Moreover, Harter (1999) states that self-esteem is connected to the thoughts one has about his or her body and that physical appearance might be an indicator of one’s level of self-esteem. Therefore, a positive body image is strongly linked to a higher level of self-esteem and vice versa (McCabe & Ricciardelli, 2003). For example, a stain on the skin might lead to uncertainties about physical appearance and may therefore result in low self-esteem (Pruzinsky & Cash, 2002).
In contrast, self-consciousness is understood as “the tendency of persons to direct attention inward or outward” (Fenigstein, Scheier, & Buss, 1975, p. 522). In other words: it describes the image a person wants to communicate to others (Solomon et al., 2013). Consequently, people with a high level of self-consciousness tend to pay more attention to their looks. In fact, people who have a high level of public self-consciousness are more likely to be keen to clothing and using cosmetics (Solomon et al., 2013).

Motive Disposition Theory and Self-Determination Theory

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According to Atkinson (1982), motive dispositions are acquired or learned orientations towards specific stimuli in the environment. This learning begins in the early childhood (McClelland, Koestner, & Weinberger, 1989), typically through parents who impose standards and achievement-related striving (McClelland & Pilon, 1983). Through social learning and classical conditioning, individuals may rely on positive experiences inordinately (Job & Brandstätter, 2009). In other words, motive dispositions make people want certain types of incentives and thus, it has to be focused on the different motives a person might have and the effect on the outcomes which result in behavior (Sheldon & Schüler, 2011).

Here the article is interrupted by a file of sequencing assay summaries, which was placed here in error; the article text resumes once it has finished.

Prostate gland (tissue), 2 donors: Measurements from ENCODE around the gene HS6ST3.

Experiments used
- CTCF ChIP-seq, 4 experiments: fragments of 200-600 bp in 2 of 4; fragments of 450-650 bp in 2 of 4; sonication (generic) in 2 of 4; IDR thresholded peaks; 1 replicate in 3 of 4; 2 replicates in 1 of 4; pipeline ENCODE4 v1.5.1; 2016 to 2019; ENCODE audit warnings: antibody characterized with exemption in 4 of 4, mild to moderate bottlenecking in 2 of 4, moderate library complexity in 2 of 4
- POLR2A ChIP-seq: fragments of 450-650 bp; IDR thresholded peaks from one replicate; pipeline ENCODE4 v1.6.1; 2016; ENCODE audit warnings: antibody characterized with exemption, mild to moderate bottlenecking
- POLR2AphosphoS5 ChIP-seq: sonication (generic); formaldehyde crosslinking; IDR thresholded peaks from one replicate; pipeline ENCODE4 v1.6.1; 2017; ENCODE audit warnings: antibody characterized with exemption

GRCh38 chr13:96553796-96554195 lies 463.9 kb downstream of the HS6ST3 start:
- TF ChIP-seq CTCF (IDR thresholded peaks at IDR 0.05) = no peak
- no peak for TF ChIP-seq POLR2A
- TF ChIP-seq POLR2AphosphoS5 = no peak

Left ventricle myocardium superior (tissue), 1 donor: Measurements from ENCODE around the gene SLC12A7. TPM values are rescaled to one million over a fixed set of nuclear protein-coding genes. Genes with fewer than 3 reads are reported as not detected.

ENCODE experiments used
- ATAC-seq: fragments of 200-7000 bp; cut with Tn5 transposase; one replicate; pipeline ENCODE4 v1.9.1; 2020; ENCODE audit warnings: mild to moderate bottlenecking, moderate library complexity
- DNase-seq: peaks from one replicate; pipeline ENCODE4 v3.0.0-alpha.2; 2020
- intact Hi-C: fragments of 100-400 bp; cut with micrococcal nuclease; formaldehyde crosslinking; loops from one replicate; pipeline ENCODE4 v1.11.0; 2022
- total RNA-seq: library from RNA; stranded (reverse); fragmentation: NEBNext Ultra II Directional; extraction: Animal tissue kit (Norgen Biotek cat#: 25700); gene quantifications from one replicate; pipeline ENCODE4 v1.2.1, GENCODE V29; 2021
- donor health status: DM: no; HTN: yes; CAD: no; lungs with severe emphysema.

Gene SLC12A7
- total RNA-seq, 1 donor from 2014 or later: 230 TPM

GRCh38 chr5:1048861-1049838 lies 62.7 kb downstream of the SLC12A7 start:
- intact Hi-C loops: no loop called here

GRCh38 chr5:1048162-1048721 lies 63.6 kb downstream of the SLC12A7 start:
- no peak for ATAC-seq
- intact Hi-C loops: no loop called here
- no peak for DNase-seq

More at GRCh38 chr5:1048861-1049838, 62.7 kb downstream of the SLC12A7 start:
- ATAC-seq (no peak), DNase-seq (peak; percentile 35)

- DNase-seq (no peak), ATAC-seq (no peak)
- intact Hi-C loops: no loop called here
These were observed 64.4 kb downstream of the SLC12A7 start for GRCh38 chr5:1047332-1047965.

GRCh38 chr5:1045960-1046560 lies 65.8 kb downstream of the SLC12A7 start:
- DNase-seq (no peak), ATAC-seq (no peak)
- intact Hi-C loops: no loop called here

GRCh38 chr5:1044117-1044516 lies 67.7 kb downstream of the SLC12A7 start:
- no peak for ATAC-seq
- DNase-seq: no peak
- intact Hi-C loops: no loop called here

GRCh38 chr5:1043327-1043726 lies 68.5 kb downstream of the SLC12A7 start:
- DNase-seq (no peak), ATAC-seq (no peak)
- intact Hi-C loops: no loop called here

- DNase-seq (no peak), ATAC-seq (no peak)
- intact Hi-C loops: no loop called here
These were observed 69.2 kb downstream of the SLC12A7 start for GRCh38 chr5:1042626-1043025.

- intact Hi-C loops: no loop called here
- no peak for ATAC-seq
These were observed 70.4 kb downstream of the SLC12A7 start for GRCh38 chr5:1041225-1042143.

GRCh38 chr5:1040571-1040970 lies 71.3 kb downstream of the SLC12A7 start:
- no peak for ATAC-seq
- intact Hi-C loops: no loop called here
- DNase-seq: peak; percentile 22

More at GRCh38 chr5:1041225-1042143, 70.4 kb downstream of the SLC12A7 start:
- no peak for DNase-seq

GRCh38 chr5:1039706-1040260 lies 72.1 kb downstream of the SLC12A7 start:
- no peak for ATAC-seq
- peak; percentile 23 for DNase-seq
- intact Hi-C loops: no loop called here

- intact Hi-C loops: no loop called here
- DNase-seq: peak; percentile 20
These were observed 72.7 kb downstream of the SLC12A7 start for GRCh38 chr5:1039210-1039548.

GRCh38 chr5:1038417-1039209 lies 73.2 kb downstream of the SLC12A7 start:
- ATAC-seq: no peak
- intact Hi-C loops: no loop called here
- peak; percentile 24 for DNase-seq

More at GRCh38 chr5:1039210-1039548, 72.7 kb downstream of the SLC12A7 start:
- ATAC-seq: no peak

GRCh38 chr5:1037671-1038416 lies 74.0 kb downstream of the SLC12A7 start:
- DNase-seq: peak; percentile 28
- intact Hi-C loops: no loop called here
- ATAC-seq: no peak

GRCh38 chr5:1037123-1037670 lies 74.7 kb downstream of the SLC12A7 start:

In contrast, the self-determination theory focuses on people’s motivation and personality by taking the social-environmental conditions into consideration (Ryan & Deci, 2002). These social environments can either have a positive or negative impact on one’s tendencies, resulting in behaviors and intrinsic experiences (Ryan & Deci, 2000).

Socio-Cultural Variable

Various studies show that social standards have a great impact on personal standards and goals (Beer & Keltner, 2004; Tangney, Stuewig, & Mashek, 2007). In addition, according to Leary (2007), self-conscious emotions might have a positive influence on social interplays and relations. Hence, these emotions are placed on personal and social aspects and interact with such.
Although there is pressure towards an ideal appearance by media, this pressure is intensified when peers enlarge these messages (Dunkley, Wertheim, & Paxton, 2001). Despite the fact that friends and family might provide social support, they may also contribute to one’s concerns regarding their body image (Ata, Ludden, & Lally, 2007).
Consuming a product usually comes from the wish to fulfill certain needs which are often influenced by culture and personal beliefs (Souiden & Diagne, 2009). Consequently, Weber and De Villebonne (2002) state that consumers’ behavior is highly influenced by culture, for example their beliefs, as one of the cultural aspects. In fact, machismo as one of these beliefs still exists in many cultures (Härkönen, 2007). Hence, this belief contradicts with men using care products due to the fact that those are not seen as manly (Souiden & Diagne, 2009). Yet, the impact of open-minded environments on men leads to a higher acceptance of care products within this target group and does not denote these products as exclusively for women (Souiden & Diagne, 2009). As a result of marketers’ knowledge that these machismo beliefs still exist, they make use of macho celebrities in their advertisements to oppose these attitudes and teach these societies that care products for men are not contradicting their masculinity. Therefore, the acceptance of men using care products is constantly increasing (Souiden Diagne, 2009). In addition, by establishing beauty standards, the society pushes men to get an image that is in accord with their cultures (Dano, Roux, & Nyeck, 2003).
Lifestyle has a significant influence on people’s consumption behavior (Souiden & Diagne, 2009). According to Coley and Burgess (2003), lifestyle characteristics such as personal values and social class play an important role in the decision of what products to consume because these aspects impact consumer’s attitudes towards certain products. For instance, people who follow a healthy lifestyle are more likely to buy organic products.

Marketing Variable